Marya thought she knew the house on Gorokhovaya Street. After all, she had lived there all her life. She had sipped 3,070 bowls of soup in the kitchen with black tile. She had eaten 2,325 entire fish at the cherrywood table with three knots in its center. She had dreamt 5,475 dreams in her little bed with its red blankets. She lived inside the house—she belonged to it. But little Chainik led her past the cobalt-and-silver curtain, past the greenand-gold curtain, down stairs grown rickety with the leaping ministrations of children. He led her creeping, tiptoeing around the rose-printed walls of the parlor (now the Malashenkos’ room, piled high with mirrors, lipsticks, and combs, trophies of Svetlana Tikhonovna’s days as the great beauty of the Kiev stage) and through the ragged linen sheet the Blodnieks had nailed over the kitchen to give their four daughters a kind of rough privacy. Though truly, having the luck to be allocated to the kitchen, where the warm iron stove puffed out ruddy heat, no one pitied the girls in the least.

Chainik scrambled over the sleeping bodies of the Blodniek daughters. The four of them curled together on two mattresses flopped onto the tile, amid a ruin of stumpy candles, saucers, shoes, discarded dresses, and the girls’ prize possession clutched in the youngest sister’s dreaming hands: a London fashion magazine, ten years out of date. Their long hair mingled, brown and rich, flowing back over the bed linens, the color of bread. The domovoi stopped on the shoulders of each to give their ears a little kiss. Marya Morevna held her breath and stepped over each of them, then their mother, her braid tight and severe even in sleep, and finally their father, resting in the position of honor next to the great benevolent stove, its rosy glow dim and delicious. Chainik wedged himself behind the stove and shoved—the stove creaked away from the wall. Papa Blodniek spluttered in his sleep, but did not wake. Chainik shoved again—the little domovoi had a donkey’s strength! The stove scraped forward once more. Mama Blodniek sighed for dreams of days long dead, for rowan berries in her hair and sweet cream on her table. Chainik gritted his yellow teeth and pushed with all his vigor, to let Marya squeeze in between the stove and the wall, for she was so much bigger, and the poor imp was not accustomed to making room for anyone but himself. Four daughters turned over in their sleep, each after the other, like a wave rolling across the sand.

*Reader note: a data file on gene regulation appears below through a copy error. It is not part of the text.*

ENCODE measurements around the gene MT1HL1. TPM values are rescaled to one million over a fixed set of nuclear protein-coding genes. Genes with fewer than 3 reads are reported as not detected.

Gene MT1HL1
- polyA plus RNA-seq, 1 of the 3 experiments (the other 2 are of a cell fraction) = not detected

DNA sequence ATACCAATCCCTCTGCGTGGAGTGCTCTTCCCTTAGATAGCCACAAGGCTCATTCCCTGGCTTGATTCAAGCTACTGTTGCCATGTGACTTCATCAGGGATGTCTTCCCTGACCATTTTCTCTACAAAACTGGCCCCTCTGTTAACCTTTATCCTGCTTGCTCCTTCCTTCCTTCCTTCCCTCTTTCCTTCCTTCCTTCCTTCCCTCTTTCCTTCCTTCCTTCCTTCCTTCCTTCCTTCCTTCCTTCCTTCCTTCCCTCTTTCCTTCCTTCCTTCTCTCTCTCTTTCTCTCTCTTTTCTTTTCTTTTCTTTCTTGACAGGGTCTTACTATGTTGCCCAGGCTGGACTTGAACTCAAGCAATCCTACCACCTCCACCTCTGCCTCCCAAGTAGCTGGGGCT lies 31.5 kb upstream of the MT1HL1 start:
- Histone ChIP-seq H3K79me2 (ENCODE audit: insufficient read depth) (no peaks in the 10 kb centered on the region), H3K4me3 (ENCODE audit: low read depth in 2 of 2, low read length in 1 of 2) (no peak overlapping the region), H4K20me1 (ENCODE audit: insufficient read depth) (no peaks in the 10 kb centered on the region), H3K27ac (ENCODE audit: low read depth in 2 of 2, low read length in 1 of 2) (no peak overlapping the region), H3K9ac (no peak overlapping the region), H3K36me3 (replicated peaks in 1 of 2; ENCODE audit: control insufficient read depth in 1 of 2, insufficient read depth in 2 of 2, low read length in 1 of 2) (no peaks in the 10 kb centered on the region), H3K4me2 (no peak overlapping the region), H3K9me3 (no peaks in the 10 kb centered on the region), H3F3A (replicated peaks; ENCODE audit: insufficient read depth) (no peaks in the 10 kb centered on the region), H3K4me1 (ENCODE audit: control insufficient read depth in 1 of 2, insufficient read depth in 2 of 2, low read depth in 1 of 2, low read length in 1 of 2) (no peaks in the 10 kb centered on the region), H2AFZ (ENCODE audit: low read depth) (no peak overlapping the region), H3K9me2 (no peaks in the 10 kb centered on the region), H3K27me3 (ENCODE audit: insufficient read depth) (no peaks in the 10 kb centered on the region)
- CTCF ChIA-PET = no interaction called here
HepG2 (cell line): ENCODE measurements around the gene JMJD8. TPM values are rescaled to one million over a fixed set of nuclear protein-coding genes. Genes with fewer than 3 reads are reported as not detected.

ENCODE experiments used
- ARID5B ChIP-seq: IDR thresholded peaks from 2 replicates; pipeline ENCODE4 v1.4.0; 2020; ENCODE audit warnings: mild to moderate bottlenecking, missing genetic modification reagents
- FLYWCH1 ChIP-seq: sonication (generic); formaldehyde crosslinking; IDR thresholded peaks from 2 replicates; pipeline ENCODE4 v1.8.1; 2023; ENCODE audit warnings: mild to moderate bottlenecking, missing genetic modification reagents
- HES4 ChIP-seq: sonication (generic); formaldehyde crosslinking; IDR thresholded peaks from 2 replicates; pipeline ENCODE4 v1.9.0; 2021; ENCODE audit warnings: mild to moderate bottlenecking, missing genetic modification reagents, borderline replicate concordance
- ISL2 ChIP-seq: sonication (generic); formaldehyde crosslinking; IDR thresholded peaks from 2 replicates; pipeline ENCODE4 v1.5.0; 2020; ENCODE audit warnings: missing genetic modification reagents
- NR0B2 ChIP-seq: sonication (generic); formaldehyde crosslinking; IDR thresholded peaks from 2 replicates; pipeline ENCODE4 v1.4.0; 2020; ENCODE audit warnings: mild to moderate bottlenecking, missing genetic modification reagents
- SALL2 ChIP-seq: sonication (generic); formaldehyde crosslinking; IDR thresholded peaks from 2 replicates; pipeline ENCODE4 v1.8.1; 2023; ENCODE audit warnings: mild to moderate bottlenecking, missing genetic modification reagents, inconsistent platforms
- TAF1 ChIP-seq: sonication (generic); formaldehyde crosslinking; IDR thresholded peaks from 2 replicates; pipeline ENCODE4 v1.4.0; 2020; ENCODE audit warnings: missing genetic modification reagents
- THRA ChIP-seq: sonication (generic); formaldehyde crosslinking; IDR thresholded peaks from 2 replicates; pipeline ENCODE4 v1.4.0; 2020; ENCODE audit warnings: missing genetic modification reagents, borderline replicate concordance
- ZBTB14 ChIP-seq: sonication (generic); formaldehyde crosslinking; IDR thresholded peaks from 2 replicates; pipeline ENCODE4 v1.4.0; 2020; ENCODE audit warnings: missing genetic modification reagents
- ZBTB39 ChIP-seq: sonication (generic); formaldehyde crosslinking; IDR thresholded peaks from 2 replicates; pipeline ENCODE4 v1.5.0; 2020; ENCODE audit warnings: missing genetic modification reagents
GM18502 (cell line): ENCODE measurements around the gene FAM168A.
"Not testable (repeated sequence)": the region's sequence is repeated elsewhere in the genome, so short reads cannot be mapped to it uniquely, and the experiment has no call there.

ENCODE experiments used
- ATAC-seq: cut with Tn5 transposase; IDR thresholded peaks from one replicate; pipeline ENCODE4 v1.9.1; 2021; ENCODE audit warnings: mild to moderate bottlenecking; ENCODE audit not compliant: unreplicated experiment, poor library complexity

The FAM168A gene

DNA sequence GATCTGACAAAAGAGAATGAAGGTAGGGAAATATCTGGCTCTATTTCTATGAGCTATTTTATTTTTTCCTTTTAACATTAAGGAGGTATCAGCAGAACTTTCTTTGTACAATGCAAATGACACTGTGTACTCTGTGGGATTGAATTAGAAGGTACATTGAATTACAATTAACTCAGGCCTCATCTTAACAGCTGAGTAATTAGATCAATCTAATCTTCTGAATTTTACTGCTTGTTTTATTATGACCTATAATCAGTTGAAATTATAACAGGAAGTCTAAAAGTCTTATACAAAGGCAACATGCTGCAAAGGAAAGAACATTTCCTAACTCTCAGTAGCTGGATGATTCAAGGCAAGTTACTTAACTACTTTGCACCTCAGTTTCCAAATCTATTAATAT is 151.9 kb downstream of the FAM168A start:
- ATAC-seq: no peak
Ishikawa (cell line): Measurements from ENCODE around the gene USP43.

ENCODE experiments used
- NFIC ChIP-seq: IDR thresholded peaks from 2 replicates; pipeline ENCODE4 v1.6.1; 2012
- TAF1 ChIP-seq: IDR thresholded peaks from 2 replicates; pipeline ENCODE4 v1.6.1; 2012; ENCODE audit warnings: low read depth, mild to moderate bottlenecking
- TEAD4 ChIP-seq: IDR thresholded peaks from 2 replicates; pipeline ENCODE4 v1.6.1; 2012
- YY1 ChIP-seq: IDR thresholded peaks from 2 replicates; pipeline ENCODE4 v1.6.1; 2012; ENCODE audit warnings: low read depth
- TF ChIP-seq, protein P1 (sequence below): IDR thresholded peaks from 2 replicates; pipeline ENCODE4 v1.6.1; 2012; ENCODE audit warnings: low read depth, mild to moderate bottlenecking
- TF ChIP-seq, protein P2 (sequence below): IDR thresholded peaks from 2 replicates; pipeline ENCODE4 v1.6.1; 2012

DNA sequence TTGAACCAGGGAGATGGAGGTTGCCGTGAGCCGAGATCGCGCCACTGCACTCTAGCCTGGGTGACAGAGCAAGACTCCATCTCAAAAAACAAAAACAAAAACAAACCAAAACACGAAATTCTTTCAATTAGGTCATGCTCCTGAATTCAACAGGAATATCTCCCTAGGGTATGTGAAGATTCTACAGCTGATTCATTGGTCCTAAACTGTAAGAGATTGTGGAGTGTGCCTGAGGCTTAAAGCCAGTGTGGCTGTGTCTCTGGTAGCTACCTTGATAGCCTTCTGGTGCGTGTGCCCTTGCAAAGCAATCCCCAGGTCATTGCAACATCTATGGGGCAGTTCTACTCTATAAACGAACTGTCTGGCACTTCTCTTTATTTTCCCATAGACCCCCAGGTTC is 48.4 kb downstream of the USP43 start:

Behind the stove was a little door. It was a fine, rich door, arched and tapering to a peak, carved over with the flowers of a happy garden, whose polleny centers were stamped in polished brass. It was as tall as a cathedral entrance for a creature of Chainik’s size, but it barely rose to Marya’s shin. Chainik knocked softly—three times, then two, then three again. The door creaked open.

“Comrade Chainik,” Marya whispered. “I am too big! I shall never fit through!”

“We must all tighten our belts!” hissed the domovoi, and yanked on the sash of her nightgown. Marya spun like a spool; she had the peculiar feeling of a huge hand pressing down on the crown of her skull, of her ribs being squeezed as though Chainik were lacing her into one of her mother’s old corsets. When he tucked her sash back into place, Marya faced the carved door once more. She had dwindled down until she was just barely small enough to fit inside the door, if she ducked. Marya fought to keep herself from laughing out loud—magic, Pushkin’s magic, real magic, and done to her!

“Your bones are so stubborn!” snorted Chainik. “It’s almost as though you don’t want to shrink at all! Brazen thing, why do you want to be so tall?”

“I should never reach the top bookshelf otherwise,” she protested, and the domovoi shrugged, as if to say: the ways of girls and other big folk are arcane and incomprehensible.

He led Marya through a dank hall, past three layers of padded wall, a stony escapement, and a loamy passage with bits of worm and grass-root poking through the clayey dirt. Finally, these gave way to floorboards and a curious wallpaper: dozens upon dozens of Party pamphlets, plastered against the earthen wall, holding back stone and mud.

The Workers Have Nothing to Lose but Their Chains! cried a painted earnest man with his fist in the air.

Beware Mensheviks, SR Loyalists, and Tsarist Generals! Bishops and Landlords Follow Closely Behind! warned a child beset by demonfaced soldiers.

Down with Kitchen Slavery! Give Us a New Life Under Socialism! announced a woman in a red kerchief, brandishing her broom.

Elect WORKERS to the Soviet! Do Not Elect Shamans or Rich Men! admonished a group of white-clad young voters.

Marya touched the papery faces of young girls with rosy cheeks. ALL Society Must Transform into a Workers’ Collective! they told her. The hall opened onto a broad room with its own high birch rafters and a cheerful hearth, small rugs on the floor, and a curious, fabulous flotsam jammed into every corner: heavy, gold-rimmed mirrors; polished silver doorknobs; china plates with tiny violets on their rims; copper teakettles; garden shears; thick goose-down pillows; an emerald-colored smoking jacket and a wide assortment of pipes; delicate snuffboxes with enameled lids; a heavy silver hairbrush with boar bristles and combs with tiny glass gems set into their teeth; a phonograph with a great golden bell; a croquet set with bright balls; a black lace fan with a long blue tassel. All this odd treasure surrounded a large table, at which sat twelve little men, all like Chainik in their red vests and split mustaches, except that some of them had black hair and some blond, and some of them were women—though they had fine, thin mustaches as well, but no beards.